Researchers from the University of Chicago Illinois have created an “artificial leaf” system capable of capturing 100 times more carbon than other tech.
A deep sea mapping expedition has found amazing new geological formations near Christmas Island that will reveal new scientific treasures.
Victoria’s vaccination booking system is still on a shelf, UNSW gives seL4 a lifeline, Computex news from Intel, Xiaomi shows faster fast charging, plus more from Amazon, TCL and Xbox.
Microsoft draws the line, Google Reader is back (kind of), Twitter admits image crops were biased, and lots more in today’s news round up.
Tesla drops Bitcoin, Wi-Fi gets hacked, Apple fights fraud, and science helps people type just by thinking about handwriting.
More research confirms the positive benefits of children playing videogames, citing teamwork and problem solving skills as big factors.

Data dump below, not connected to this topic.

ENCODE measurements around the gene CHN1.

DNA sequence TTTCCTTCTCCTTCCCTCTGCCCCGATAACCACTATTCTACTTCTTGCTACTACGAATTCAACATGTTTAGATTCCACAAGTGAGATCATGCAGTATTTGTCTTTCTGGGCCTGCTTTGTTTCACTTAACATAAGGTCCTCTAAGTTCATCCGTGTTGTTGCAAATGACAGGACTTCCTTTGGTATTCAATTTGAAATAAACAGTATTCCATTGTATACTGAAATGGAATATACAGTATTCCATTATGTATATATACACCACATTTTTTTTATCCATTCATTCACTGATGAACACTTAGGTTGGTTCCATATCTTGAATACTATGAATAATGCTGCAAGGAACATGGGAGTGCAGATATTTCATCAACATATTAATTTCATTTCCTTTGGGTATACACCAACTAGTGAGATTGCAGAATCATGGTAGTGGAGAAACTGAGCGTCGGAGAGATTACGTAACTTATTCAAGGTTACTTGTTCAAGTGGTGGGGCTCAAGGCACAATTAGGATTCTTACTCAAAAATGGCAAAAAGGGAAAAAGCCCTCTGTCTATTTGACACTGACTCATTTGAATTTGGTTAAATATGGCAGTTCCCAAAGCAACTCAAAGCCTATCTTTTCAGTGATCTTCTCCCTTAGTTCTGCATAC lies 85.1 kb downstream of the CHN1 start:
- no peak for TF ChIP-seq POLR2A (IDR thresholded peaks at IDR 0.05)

This spinach sends emails: not spooky chain mail, lucrative offers from Nigerian princes, or penis enlargements, but alerts for explosives.
A new chess AI called Maia plays like a normal person, with mistakes and all, so you can learn how to play better.
Inverted y-axis controls just make sense and you can’t convince me otherwise. A new study will surely confirm this.
Another day, another example of artificial intelligence judging people unfairly based on their appearance.
Which games will get your heart racing most? And which spike it hard? These games lead the stress surge charts with others close behind.
Scientists are giving the best language AI the power of vision. The hope is this will provide extra context to the AI’s knowledge allowing it to be even more indistinguishable from human speech.
The latest research shows just how good Pokemon GO can be for mood and memory, but have pandemic lockdowns – and changes to accommodate – hurt the experience?
Facebook goes after an NYU research plugin designed to give greater transparency to political adverts.
A UNSW research offshoot has commercialised a hydrogen-based battery for home usage with larger and longer lasting energy storage than ever before.
Graphene once again shows how ridiculously clever it can be as scientists discover a way to generate current from Brownian motion.